In the uneasy warmth of early spring
When the marshes' frogs awake and sing,
When the sun sinks down, the moon a splinter,
And night covers the last foray of winter,
And you're traveling Old Creek Road,
You’re free or with your final load,
Or you're lost or looking to be
As the stones strike off your chassis—
If you're far from home or near
And it's down Old Creek you steer:
I tell you, friend, turn up your song,
Keep on the gas and don’t be long
To leave that dark and lonesome road in dust;
Or maybe once, just if you must,
Peer past the oaks that crowd up at the bend—
Look quickly friend
And then be on your way—
To where the marsh is moonlit like the day;
In the reeds and rotting logs
And the sirens of the frogs
She's watching in her dew- and moon-washed clothes,
A girl whose name I know is Mary Rose.
If you're one without another,
If your other is no more,
And your days each end as they begin
In the home you let your own self in,
You'll brake for her, my brother,
As your hand unlocks her door,
And she hurries to you in the pane
Wrapped in her fading flowered dress,
Just on the pretty side of plain
And just this side of earthliness;
But who she is and where she's from
Or whether she is even there—
No, every pressing question
You'll never think to mention,
For soon, my friend, you're overcome
By all her dear disordered hair,
And in her eyes a grief so pure
You'd give your life to find the cure;
And then she's sitting at your side
And you only want her for your bride,
To steer as far as Old Creek goes
And hold and hold forever, Mary Rose.
She'll thank you and ask for your comb.
She's some winding miles shy of home;
And somewhere near the final turn
She'll grow to sense how much you yearn
And tell you she is spoken for
By Ray who runs her father's store:
Her wedding is a month away.
And then, my friend, what can you say?
At the farmhouse with the one dim pane—
How it seems to brave a driving rain—
She'll touch you once, just on the arm,
Then make her way across the farm
And disappear behind the door
Of the house that is her home no more;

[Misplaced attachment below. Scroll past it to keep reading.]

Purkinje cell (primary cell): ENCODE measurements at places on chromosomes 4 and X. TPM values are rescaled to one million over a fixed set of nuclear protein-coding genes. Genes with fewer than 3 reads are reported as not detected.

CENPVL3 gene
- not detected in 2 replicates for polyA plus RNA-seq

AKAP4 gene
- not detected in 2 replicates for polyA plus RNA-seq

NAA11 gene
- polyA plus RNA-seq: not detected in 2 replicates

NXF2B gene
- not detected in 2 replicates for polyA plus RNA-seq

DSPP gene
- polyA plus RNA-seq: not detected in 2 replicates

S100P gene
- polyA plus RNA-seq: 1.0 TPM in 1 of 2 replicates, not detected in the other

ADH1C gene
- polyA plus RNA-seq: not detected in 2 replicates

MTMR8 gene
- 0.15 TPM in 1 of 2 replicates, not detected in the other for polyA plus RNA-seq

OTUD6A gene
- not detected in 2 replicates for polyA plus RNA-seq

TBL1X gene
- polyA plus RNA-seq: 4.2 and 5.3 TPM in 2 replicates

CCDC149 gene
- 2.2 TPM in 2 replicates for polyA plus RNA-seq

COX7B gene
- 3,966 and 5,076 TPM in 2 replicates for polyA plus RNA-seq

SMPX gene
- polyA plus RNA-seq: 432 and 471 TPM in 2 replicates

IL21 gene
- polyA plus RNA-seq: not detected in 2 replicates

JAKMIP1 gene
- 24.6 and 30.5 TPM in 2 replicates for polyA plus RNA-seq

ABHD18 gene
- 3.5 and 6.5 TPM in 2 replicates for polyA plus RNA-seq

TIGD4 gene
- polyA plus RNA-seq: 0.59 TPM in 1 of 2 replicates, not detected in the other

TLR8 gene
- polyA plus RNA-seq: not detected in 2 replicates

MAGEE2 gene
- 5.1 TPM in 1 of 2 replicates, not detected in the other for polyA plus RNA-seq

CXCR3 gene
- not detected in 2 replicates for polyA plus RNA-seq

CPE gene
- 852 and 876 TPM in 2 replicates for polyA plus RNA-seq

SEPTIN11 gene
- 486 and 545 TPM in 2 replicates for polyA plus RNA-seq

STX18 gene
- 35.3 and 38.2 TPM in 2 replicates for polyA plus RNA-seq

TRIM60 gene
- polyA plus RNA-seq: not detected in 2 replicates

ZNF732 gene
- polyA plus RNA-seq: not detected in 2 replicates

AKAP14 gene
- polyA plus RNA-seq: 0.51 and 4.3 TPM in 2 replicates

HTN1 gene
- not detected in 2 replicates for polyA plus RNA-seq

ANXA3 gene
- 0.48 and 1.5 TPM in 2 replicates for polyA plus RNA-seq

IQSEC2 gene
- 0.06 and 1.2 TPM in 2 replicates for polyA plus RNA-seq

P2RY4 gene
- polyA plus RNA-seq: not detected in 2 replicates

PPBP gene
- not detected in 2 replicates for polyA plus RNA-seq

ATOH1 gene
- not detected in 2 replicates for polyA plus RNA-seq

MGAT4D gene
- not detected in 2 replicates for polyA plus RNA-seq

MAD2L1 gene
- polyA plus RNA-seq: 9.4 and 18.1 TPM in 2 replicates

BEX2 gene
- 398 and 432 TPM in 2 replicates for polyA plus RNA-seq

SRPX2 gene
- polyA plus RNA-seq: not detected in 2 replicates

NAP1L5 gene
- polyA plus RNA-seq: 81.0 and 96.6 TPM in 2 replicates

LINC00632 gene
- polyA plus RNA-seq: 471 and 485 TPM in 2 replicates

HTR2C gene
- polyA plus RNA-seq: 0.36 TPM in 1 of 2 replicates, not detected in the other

For if you deem within your right
To visit her a second night,
To walk up to the porch alone,
The door is answered by a crone
Whose heart goes out to every son
Whose heart her Mary Rose has won.
"You're not, my son, the first to know
She'd died some thirty years ago."
She was driven home that night in spring
By a man who loved her just as he,
Her handsome boy of promise, Ray,
When their wedding was a month away.
How harsh the guttural wood frogs sing.
The peepers cry so eerily.
Was it love's despair or the April freeze
That veered his truck into the trees,
Then down into the marsh it rolled,
And Earth took both into its fold.
But what of love is ever finished,
And most of all, the unfulfilled?
When to break a heart is such a crime
It rends a bond of space and time,
Love's yearnings live on undiminished
To will on Earth what can't be willed.
And so, my friend, turn up your song
And your eyes keep on the clay and stone,
And only brake where you belong
And leave the ghosts of love alone—
Or become another man who knows
The unrequited heart of Mary Rose.
O Mary Rose. O Mary Rose.
The creek has thawed and overflows.
And though I know my love is fated
To never be reciprocated—
Not once has she remembered me—
I know that I am called to be
On Old Creek Road come early spring
To find her where the wood frogs sing;
And with her heart so broken,
The truth I know I leave unspoken,
And the truth that's only hers in turn
Is truth I never seek to learn.
She combs her dark hair while I steer
And soon I watch her disappear
In the farmhouse with its pane aglow
That lost a last hope years ago;
Then I drive on to the cemetery,
And at her stone beside the winterberry
And among the shadows of the moon
I always pray the Lord will soon—
Oh I pray the Lord will someday close
The tearful searching eyes of Mary Rose.